A good sales person uses my time wisely and saves me money. A bad sales person doesn’t get the chance to waste my time. This should be your approach too; be happy and willing to deal with a sales person but only if he/she is a professional and can add value to your business.

Sales people call this the value proposition. More explicitly; if the sales person is not able to articulate a value proposition to the customer that resonates with the customer then he/she shouldn’t be there. Look for the value proposition; if it isn’t apparent, close the meeting. Make each and every sales person understand, if they aren’t able to articulate a value proposition for your business then there is no point in continuing the conversation.

Dealing with a sales person isn’t difficult; it is all up to you to know what you want (the value proposition) and what questions to ask. Do your preparation and you will never fear a sales person again.

 

Project Management – just what does it entail?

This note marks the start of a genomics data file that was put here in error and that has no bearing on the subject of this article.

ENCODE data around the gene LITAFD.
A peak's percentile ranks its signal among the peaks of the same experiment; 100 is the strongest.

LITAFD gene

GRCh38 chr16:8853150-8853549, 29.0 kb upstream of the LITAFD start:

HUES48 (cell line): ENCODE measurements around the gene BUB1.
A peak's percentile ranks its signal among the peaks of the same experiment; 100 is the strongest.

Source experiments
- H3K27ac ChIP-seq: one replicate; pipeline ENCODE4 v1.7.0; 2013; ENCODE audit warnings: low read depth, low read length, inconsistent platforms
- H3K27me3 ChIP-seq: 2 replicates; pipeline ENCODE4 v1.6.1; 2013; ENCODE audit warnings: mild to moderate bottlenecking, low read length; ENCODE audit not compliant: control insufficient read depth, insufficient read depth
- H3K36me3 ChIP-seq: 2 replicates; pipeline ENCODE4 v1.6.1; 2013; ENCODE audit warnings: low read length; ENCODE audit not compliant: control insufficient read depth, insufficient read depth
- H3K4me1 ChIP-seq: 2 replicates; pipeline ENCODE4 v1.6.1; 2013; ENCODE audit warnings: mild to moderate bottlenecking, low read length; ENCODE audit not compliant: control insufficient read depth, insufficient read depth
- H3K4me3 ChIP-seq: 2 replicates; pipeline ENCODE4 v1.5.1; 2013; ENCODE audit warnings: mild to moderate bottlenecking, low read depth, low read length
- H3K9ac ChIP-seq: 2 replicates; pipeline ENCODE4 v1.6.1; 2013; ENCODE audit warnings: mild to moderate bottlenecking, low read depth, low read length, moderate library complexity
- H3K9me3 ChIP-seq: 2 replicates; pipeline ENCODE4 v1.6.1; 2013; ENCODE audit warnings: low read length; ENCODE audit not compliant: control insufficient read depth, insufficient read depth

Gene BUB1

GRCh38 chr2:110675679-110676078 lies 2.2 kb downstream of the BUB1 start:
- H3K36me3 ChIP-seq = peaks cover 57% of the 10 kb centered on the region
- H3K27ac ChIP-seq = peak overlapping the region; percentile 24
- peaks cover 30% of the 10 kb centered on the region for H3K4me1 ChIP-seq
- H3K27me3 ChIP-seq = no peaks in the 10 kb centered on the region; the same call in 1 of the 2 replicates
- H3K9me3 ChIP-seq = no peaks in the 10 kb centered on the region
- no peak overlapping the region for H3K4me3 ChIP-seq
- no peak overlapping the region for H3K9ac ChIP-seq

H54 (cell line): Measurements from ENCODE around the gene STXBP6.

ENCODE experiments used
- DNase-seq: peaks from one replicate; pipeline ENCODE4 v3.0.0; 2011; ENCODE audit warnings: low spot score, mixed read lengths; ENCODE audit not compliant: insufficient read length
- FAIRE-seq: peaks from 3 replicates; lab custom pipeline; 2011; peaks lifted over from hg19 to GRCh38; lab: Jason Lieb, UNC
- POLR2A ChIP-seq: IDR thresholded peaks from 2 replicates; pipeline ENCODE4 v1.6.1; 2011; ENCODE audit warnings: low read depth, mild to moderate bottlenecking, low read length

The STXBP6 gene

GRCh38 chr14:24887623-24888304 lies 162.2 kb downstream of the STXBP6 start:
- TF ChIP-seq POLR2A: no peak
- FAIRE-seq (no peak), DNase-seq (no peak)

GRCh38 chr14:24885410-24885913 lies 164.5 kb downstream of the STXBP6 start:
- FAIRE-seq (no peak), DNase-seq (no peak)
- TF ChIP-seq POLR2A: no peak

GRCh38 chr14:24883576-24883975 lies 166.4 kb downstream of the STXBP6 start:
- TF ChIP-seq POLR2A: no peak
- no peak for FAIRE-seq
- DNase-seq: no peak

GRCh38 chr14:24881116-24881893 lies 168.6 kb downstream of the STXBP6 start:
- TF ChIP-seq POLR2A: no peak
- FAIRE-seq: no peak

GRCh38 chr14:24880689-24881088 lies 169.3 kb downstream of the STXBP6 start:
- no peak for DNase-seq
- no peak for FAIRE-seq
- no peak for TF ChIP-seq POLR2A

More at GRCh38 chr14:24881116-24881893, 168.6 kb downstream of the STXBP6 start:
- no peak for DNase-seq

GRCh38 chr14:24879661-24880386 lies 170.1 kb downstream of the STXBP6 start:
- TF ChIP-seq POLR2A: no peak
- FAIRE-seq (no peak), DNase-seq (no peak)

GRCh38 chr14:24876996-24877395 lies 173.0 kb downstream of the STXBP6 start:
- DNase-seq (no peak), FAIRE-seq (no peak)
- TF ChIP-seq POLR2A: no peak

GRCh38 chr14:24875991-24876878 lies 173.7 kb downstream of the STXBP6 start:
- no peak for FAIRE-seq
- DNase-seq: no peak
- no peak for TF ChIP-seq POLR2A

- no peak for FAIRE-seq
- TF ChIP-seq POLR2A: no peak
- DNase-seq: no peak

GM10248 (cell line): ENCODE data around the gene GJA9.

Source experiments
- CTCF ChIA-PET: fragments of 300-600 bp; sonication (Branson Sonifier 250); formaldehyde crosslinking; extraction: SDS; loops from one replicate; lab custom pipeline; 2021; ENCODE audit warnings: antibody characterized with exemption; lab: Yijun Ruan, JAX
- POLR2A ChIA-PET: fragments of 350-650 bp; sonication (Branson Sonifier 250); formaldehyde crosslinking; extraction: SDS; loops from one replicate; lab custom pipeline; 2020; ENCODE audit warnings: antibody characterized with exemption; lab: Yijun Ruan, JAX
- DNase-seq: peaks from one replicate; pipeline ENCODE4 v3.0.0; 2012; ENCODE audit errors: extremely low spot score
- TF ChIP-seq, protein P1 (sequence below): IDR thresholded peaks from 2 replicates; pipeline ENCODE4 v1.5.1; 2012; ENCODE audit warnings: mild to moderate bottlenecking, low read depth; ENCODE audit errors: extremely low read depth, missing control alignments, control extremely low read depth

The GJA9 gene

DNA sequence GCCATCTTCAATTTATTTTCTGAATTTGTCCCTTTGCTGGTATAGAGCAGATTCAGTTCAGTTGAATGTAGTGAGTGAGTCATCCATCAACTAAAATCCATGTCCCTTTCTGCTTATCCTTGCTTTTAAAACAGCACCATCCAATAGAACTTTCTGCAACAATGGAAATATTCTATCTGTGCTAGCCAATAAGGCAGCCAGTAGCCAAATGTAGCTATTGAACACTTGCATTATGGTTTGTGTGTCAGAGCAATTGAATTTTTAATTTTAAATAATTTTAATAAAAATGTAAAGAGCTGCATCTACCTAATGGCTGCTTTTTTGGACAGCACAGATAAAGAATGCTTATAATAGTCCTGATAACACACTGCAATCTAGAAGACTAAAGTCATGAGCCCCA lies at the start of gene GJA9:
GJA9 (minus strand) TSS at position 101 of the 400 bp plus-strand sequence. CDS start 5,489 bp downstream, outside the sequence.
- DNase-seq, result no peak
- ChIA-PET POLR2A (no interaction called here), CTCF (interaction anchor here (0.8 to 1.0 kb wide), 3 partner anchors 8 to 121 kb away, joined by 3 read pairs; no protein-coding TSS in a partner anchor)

by Frank 15. April 2012 06:00

In a previous career with mainframes I spent eight years as a large scale project manager and then a further two years as the international operations manager managing a number of project managers at troubled projects around the world. Those ten years taught me a great deal about what it takes to be a successful project manager and conversely, why some project managers fail.

Notice that I said why some project managers fail, not why some projects fail. It is cause and effect; projects only fail when the project manager fails to do the job required. This particular concept separates good project managers from bad project managers. Good project managers take full responsibility for the success or failure of their projects, bad project managers don’t.

Good project managers are ‘glass-half-full’ people, bad project managers are ‘glass-half-empty’ people. Good project managers are leaders, bad project managers are victims.